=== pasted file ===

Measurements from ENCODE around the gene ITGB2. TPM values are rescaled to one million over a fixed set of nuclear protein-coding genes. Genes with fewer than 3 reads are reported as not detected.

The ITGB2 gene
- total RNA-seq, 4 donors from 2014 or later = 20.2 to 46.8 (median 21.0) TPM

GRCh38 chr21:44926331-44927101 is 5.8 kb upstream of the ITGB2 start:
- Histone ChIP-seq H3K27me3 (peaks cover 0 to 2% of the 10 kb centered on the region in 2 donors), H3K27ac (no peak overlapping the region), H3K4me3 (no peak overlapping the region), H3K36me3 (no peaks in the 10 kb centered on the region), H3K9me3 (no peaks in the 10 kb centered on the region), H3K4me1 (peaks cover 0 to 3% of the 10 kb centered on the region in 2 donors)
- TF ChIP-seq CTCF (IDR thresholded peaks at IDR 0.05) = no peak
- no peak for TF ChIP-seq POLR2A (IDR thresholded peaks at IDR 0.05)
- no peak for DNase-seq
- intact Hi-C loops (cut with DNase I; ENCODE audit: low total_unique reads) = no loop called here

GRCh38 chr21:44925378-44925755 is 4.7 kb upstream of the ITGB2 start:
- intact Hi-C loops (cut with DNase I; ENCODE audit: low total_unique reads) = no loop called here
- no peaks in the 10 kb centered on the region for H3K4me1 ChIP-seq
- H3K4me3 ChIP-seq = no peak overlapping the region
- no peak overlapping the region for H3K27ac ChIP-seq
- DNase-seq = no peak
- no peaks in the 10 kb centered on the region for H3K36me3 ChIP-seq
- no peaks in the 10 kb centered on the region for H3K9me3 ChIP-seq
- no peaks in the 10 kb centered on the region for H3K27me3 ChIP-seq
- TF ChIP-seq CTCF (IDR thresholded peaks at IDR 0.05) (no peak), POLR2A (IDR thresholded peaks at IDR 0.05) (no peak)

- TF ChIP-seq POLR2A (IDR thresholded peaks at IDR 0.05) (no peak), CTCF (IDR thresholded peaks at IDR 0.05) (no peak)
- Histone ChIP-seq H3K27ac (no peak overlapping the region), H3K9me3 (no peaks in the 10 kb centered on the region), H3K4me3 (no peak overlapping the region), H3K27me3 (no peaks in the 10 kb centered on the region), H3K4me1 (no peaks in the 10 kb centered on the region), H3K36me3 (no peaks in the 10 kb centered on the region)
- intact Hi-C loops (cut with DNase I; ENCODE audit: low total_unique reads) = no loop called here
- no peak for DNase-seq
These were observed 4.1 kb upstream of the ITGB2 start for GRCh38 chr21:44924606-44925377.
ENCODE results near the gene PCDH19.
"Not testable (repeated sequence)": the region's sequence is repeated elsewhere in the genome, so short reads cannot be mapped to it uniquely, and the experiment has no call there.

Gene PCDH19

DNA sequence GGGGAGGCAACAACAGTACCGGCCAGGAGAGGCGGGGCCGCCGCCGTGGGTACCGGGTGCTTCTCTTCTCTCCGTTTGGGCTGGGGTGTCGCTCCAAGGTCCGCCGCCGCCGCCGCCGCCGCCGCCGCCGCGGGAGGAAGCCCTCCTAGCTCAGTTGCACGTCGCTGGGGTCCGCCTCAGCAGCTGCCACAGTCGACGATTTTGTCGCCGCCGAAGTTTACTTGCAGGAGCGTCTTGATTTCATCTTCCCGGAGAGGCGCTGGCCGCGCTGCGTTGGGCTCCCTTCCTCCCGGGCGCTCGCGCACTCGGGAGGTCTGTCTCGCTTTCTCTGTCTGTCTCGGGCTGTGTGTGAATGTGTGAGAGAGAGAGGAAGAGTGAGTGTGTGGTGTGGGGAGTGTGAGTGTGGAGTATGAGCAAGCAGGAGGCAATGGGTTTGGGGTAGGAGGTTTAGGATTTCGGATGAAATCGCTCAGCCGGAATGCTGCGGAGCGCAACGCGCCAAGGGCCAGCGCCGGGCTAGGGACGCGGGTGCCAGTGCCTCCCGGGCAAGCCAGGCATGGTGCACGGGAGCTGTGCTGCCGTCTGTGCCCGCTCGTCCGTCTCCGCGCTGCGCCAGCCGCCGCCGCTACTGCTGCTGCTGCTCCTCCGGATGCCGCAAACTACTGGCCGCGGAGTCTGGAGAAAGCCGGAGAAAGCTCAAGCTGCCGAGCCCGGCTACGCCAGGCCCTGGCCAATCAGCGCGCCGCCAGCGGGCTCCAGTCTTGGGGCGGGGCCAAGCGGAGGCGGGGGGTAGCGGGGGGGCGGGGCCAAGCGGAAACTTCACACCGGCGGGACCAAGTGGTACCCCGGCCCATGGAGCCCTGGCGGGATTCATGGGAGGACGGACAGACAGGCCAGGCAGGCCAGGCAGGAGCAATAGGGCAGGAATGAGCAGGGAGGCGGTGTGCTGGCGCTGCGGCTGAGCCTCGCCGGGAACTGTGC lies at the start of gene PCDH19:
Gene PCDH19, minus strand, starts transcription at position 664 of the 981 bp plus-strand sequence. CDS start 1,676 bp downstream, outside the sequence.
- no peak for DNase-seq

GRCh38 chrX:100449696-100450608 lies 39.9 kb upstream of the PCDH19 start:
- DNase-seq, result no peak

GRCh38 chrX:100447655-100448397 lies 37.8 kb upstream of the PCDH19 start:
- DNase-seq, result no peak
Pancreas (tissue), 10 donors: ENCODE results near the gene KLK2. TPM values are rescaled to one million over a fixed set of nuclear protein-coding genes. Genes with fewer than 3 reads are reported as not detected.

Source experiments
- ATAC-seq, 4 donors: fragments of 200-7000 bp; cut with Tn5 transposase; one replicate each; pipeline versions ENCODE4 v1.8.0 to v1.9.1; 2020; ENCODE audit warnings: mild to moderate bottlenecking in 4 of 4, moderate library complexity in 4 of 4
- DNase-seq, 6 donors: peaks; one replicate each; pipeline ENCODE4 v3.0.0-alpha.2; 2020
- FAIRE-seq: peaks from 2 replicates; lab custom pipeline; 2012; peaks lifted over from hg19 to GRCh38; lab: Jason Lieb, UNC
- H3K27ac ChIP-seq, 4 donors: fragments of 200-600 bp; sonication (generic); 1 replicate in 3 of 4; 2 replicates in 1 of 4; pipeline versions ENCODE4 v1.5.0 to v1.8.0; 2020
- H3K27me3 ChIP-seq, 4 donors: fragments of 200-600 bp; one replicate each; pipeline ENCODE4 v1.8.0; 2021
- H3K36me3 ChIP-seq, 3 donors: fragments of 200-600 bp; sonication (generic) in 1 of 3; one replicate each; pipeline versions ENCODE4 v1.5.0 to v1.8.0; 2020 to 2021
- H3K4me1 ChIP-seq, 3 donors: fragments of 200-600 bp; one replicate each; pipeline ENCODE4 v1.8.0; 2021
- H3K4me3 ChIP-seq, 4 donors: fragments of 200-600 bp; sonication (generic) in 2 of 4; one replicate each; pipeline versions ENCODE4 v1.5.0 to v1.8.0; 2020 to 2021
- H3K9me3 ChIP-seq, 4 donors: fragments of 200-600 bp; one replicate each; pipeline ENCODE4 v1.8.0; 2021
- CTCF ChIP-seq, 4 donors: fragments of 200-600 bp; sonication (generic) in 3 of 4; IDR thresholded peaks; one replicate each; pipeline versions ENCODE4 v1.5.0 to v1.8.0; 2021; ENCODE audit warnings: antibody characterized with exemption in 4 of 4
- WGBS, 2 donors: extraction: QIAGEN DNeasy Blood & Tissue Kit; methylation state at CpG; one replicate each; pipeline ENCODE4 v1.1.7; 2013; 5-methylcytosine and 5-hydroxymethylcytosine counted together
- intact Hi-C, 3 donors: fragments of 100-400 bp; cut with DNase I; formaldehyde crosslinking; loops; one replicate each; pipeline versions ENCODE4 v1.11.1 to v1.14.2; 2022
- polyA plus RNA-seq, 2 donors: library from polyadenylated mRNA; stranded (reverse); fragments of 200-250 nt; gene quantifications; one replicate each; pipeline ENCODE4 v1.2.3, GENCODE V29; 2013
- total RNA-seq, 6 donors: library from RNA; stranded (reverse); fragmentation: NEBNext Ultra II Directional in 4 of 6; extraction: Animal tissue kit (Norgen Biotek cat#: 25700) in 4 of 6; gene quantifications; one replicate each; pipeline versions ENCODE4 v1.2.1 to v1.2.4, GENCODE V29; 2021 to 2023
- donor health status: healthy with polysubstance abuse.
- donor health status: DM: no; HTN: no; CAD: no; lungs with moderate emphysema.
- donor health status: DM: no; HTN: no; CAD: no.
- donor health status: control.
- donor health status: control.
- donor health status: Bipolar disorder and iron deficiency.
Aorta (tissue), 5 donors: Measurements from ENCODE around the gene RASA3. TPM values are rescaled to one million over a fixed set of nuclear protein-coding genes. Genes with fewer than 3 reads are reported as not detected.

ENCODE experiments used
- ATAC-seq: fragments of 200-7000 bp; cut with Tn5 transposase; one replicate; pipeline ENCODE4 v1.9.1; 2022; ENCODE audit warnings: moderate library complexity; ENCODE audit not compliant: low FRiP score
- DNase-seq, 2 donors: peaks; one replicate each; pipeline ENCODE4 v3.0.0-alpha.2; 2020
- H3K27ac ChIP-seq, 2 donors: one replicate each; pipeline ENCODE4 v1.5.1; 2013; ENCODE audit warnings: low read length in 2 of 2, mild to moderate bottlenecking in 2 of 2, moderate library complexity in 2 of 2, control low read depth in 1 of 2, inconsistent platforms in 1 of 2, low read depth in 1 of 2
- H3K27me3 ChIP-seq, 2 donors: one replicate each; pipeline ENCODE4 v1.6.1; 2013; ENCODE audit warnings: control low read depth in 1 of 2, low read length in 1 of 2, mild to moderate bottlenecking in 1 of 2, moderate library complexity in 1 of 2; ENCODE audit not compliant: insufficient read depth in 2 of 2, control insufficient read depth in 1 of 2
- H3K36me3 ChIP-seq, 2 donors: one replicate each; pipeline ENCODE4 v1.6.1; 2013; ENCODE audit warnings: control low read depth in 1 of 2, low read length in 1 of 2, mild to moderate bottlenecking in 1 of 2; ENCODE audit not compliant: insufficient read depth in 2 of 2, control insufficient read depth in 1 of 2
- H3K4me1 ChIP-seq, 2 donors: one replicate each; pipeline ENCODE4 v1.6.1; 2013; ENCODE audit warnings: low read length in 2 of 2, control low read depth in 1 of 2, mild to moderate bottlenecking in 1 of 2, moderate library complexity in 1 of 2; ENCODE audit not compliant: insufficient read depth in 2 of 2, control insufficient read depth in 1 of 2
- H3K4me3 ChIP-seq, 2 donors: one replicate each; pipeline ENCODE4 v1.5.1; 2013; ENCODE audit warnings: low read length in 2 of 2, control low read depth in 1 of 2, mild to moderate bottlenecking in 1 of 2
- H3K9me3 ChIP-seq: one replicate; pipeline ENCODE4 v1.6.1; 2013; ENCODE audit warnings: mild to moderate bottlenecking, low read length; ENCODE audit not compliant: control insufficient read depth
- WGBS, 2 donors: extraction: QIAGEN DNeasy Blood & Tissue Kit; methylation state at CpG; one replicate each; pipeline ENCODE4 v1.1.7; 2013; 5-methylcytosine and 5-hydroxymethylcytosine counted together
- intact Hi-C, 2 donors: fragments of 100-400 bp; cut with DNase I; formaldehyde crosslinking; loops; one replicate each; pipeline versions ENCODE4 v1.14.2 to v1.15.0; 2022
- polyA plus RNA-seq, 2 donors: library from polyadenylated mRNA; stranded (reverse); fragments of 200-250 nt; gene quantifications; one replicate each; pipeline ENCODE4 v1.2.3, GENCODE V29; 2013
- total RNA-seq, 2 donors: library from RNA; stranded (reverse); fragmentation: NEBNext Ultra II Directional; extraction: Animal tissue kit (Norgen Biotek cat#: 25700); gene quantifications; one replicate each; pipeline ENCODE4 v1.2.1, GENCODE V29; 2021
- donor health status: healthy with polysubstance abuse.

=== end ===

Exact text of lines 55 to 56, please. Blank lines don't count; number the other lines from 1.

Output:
- donor health status: control.
- donor health status: Bipolar disorder and iron deficiency.